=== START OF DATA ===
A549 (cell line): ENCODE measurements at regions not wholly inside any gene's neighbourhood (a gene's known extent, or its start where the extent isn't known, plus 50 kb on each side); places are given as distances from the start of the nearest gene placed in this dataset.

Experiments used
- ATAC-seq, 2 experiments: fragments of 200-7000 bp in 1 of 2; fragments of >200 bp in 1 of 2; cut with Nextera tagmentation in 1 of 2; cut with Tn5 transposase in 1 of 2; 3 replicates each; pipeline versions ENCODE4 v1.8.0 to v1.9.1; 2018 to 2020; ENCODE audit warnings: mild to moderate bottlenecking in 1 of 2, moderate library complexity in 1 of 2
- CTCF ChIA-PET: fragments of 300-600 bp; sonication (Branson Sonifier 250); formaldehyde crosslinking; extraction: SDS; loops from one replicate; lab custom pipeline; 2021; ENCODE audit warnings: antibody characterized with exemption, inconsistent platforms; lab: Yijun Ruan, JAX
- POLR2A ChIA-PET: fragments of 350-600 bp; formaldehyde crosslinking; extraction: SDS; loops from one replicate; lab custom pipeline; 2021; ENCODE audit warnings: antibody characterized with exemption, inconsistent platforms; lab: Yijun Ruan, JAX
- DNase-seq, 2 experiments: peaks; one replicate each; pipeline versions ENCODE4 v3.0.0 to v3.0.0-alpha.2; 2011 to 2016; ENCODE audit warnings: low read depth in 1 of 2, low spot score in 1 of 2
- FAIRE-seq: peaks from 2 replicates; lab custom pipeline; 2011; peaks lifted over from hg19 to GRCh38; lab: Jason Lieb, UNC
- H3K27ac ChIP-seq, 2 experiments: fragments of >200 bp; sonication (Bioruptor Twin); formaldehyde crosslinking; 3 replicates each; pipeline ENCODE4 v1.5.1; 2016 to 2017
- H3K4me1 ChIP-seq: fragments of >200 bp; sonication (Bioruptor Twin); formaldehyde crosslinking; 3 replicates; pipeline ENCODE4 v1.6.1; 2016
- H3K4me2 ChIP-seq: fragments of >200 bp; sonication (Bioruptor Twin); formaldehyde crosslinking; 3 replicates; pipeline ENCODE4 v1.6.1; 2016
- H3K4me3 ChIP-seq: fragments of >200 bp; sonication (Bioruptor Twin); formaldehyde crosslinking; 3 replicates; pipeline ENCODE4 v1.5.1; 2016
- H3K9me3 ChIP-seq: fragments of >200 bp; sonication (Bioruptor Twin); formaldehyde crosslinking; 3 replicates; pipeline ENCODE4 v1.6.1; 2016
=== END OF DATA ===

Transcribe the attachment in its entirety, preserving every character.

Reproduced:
A549 (cell line): ENCODE measurements at regions not wholly inside any gene's neighbourhood (a gene's known extent, or its start where the extent isn't known, plus 50 kb on each side); places are given as distances from the start of the nearest gene placed in this dataset.

Experiments used
- ATAC-seq, 2 experiments: fragments of 200-7000 bp in 1 of 2; fragments of >200 bp in 1 of 2; cut with Nextera tagmentation in 1 of 2; cut with Tn5 transposase in 1 of 2; 3 replicates each; pipeline versions ENCODE4 v1.8.0 to v1.9.1; 2018 to 2020; ENCODE audit warnings: mild to moderate bottlenecking in 1 of 2, moderate library complexity in 1 of 2
- CTCF ChIA-PET: fragments of 300-600 bp; sonication (Branson Sonifier 250); formaldehyde crosslinking; extraction: SDS; loops from one replicate; lab custom pipeline; 2021; ENCODE audit warnings: antibody characterized with exemption, inconsistent platforms; lab: Yijun Ruan, JAX
- POLR2A ChIA-PET: fragments of 350-600 bp; formaldehyde crosslinking; extraction: SDS; loops from one replicate; lab custom pipeline; 2021; ENCODE audit warnings: antibody characterized with exemption, inconsistent platforms; lab: Yijun Ruan, JAX
- DNase-seq, 2 experiments: peaks; one replicate each; pipeline versions ENCODE4 v3.0.0 to v3.0.0-alpha.2; 2011 to 2016; ENCODE audit warnings: low read depth in 1 of 2, low spot score in 1 of 2
- FAIRE-seq: peaks from 2 replicates; lab custom pipeline; 2011; peaks lifted over from hg19 to GRCh38; lab: Jason Lieb, UNC
- H3K27ac ChIP-seq, 2 experiments: fragments of >200 bp; sonication (Bioruptor Twin); formaldehyde crosslinking; 3 replicates each; pipeline ENCODE4 v1.5.1; 2016 to 2017
- H3K4me1 ChIP-seq: fragments of >200 bp; sonication (Bioruptor Twin); formaldehyde crosslinking; 3 replicates; pipeline ENCODE4 v1.6.1; 2016
- H3K4me2 ChIP-seq: fragments of >200 bp; sonication (Bioruptor Twin); formaldehyde crosslinking; 3 replicates; pipeline ENCODE4 v1.6.1; 2016
- H3K4me3 ChIP-seq: fragments of >200 bp; sonication (Bioruptor Twin); formaldehyde crosslinking; 3 replicates; pipeline ENCODE4 v1.5.1; 2016
- H3K9me3 ChIP-seq: fragments of >200 bp; sonication (Bioruptor Twin); formaldehyde crosslinking; 3 replicates; pipeline ENCODE4 v1.6.1; 2016